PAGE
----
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A Description of the Appraisal Process

A home purchase can be the biggest financial decision many of us may ever consider. Whether it's a primary residence, a seasonal vacation property or one of many rentals, the purchase of real property is a complex financial transaction that requires multiple people working in concert to see it through.

Practically all the participants are very familiar. The real estate agent is the most recognizable entity in the exchange. Then, the mortgage company provides the money needed to fund the transaction. The title company sees to it that all aspects of the transaction are completed and that the title is clear to transfer to the buyer from the seller.

To learn more about appraising, click here to see a short video or call us today to talk about your specific property.

So, who's responsible for making sure the value of the property is consistent with the purchase price? In comes the appraiser. We provide an unbiased estimate of what a buyer might expect to pay — or a seller receive — for a parcel of real estate, where both buyer and seller are informed parties. A licensed, certified, professional appraiser from P.M. Appraisals, Inc. will ensure, you as an interested party, are informed.

Inspecting the subject property

To ascertain the true status of the property, it's our duty to first perform a thorough inspection. We must see features hands on, such as the number of bedrooms and bathrooms, the location, living areas, etc, to ensure they truly are there and are in the condition a typical buyer would expect them to be. To make sure the stated size of the property is accurate and convey the layout of the home, the inspection often includes creating a sketch of the floorplan. Most importantly, we identify any obvious amenities - or defects - that would affect the value of the house.

Next, after the inspection, we use two or three approaches to determining the value of real property: sales comparison and, in the case of a rental property, an income approach.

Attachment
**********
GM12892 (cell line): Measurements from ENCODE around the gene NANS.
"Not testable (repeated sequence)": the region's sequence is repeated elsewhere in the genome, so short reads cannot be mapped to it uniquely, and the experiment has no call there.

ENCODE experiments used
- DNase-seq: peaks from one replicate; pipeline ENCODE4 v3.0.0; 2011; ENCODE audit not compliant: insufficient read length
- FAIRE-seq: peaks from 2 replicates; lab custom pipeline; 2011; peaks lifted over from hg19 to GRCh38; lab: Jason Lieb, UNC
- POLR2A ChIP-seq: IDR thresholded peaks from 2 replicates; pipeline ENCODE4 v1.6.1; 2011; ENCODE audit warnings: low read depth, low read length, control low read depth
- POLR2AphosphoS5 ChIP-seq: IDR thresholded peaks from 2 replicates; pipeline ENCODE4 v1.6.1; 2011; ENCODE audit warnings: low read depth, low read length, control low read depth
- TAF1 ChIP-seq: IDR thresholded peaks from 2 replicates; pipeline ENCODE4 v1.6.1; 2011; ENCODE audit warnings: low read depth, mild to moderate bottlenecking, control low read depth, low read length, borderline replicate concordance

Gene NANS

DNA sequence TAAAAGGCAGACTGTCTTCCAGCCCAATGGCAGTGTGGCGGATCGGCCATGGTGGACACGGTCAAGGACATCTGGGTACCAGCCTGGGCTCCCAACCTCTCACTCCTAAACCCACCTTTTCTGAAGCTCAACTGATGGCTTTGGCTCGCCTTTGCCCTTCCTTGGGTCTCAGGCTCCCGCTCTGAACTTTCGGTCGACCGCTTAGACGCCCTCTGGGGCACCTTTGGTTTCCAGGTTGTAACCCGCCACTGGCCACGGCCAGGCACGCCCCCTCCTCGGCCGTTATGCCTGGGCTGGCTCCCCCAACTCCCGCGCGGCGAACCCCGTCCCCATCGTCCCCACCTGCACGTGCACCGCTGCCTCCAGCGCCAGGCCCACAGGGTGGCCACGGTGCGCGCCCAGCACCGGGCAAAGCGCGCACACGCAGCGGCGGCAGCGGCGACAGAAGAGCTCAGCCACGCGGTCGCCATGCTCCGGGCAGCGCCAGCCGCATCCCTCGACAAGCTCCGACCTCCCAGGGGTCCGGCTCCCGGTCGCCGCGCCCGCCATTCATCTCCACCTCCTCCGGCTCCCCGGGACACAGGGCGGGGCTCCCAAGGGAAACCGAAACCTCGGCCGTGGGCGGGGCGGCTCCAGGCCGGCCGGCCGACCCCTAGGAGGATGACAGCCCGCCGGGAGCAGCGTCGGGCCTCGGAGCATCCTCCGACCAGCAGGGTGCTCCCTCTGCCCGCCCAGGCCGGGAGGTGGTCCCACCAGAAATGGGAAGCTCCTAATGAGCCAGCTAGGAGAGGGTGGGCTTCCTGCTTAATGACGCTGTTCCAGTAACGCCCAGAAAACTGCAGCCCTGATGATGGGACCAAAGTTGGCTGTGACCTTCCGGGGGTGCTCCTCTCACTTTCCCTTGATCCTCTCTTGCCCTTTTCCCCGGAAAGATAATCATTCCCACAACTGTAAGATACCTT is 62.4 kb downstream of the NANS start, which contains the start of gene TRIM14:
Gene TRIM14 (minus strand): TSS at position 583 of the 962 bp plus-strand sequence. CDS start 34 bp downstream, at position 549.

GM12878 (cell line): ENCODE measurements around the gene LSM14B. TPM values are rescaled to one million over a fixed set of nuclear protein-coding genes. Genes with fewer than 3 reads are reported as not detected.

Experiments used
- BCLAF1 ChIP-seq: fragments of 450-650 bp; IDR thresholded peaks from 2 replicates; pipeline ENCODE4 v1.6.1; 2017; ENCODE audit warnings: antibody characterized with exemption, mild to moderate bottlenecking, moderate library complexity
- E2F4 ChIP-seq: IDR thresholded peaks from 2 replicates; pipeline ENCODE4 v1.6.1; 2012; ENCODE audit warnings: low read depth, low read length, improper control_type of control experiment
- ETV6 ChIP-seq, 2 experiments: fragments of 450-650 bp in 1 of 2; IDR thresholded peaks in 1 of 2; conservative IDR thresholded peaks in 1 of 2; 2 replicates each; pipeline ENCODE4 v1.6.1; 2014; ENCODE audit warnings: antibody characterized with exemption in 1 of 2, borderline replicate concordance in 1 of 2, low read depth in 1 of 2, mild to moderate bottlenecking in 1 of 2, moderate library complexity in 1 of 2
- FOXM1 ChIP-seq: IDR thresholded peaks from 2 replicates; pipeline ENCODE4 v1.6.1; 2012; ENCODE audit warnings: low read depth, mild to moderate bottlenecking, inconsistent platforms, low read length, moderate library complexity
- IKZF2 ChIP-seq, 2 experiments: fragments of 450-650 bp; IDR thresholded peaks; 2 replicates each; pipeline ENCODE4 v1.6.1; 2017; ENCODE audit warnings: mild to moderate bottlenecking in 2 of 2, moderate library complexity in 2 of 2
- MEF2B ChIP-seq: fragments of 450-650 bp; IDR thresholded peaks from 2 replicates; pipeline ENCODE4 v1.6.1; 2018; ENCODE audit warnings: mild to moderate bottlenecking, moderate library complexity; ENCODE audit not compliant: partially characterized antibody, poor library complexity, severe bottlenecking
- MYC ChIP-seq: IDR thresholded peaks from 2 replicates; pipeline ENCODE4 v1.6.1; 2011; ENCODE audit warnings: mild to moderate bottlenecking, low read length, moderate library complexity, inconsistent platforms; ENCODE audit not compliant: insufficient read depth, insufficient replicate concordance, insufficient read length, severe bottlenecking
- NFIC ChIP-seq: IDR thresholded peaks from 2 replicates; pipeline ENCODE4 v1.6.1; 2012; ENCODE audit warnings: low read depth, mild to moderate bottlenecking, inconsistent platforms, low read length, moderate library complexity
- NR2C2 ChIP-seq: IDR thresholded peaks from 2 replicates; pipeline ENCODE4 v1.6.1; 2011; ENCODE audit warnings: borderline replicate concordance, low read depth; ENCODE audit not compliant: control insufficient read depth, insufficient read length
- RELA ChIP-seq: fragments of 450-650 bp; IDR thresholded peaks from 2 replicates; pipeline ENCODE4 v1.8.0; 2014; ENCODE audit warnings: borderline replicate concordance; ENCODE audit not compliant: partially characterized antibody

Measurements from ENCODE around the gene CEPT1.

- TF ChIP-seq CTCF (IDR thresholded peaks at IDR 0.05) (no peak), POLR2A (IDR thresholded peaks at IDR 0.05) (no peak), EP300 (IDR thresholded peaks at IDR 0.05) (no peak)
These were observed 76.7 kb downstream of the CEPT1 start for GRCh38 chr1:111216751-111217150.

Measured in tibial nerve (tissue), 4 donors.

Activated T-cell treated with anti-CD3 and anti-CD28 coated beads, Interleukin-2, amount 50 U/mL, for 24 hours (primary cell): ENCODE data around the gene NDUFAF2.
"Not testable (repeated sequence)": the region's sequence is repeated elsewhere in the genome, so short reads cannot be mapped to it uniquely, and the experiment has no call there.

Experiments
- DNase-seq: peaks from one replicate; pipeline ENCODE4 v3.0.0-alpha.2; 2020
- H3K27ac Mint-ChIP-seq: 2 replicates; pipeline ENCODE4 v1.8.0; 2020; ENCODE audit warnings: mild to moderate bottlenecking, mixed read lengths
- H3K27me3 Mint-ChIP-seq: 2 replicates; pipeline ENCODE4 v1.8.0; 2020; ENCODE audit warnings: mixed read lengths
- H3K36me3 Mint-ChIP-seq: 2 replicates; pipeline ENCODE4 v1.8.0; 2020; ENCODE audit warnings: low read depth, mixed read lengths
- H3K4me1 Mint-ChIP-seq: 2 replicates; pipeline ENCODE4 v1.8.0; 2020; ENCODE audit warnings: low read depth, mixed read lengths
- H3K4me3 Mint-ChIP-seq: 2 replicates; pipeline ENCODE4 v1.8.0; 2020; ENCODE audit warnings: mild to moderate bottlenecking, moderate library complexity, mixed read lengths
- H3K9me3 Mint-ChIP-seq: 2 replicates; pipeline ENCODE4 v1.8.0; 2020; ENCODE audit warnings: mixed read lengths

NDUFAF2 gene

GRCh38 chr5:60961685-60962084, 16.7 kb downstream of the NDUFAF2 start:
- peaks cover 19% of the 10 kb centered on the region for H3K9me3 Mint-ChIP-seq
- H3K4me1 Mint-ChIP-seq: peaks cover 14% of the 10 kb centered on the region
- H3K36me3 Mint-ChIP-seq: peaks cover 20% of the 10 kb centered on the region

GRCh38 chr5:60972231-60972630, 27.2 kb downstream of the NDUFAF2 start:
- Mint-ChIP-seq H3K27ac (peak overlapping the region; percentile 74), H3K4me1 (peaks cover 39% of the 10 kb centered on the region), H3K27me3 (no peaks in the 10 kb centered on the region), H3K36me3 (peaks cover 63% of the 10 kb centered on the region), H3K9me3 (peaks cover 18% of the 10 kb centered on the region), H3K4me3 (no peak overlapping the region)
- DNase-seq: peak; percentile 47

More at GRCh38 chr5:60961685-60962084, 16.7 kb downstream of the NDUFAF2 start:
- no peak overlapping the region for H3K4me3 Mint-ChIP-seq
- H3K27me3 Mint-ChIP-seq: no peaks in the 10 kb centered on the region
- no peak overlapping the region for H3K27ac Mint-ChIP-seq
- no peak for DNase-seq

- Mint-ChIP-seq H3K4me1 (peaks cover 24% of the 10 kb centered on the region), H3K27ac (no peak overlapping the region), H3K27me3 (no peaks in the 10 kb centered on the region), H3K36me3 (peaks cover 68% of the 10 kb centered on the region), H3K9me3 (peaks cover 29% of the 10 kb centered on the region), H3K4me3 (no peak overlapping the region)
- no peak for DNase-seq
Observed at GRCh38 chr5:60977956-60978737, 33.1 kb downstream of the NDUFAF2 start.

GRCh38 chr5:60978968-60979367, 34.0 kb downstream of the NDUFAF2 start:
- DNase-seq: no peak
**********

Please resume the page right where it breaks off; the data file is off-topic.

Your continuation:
Cost Approach

Here, the appraiser analyzes information on local building costs, the cost of labor and other factors to calculate how much it would cost to replace the property being appraised. This value commonly sets the upper limit on what a property would sell for. It's also the least used method.

Sales Comparison

Appraisers get to know the subdivisions in which they work. They innately understand the value of particular features to the people of that area. Then, the appraiser looks up recent transactions in close proximity to the subject and finds properties which are 'comparable' to the property being appraised. By assigning a dollar value to certain items such as upgraded appliances, extra bathrooms, additional living area, quality of construction, lot size, we add or subtract from each comparable's sales price so that they more accurately match the features of subject.

  • Say, for example, the comparable property has a fireplace and the subject does not, the appraiser may deduct the value of a fireplace from the sales price of the comparable.
  • If the subject property has an extra half-bathroom and the comparable does not, the appraiser might add a certain amount to the comparable property.

An opinion of what the subject might sell for can only be determined once all differences between the comps and the subject have been evaluated. When it comes to knowing the true worth of features of homes in Babylon and Suffolk, P.M. Appraisals, Inc. is your local authority. This approach to value is typically given the most importance when an appraisal is for a home sale.

Valuation Using the Income Approach

A third way of valuing a house is sometimes employed when a neighborhood has a reasonable number of renter occupied properties. In this scenario, the amount of income the real estate produces is taken into consideration along with income produced by comparable properties to give an indicator of the current value.

Reconciliation

Combining information from all applicable approaches, the appraiser is then ready to document an estimated market value for the property in question. The estimate of value on the appraisal report is not necessarily the final sales price even though it is likely the best indication of a property's valueThere are always mitigating factors such as seller motivation, urgency or 'bidding wars' that may adjust the final price up or down. But the appraised value is typically used as a guideline for lenders who don't want to loan a buyer more money than they could recover in case they had to put the property on the market again. At the end of the day, an appraiser from P.M. Appraisals, Inc. will guarantee you discover the most accurate property value, so you can make the most informed real estate decisions.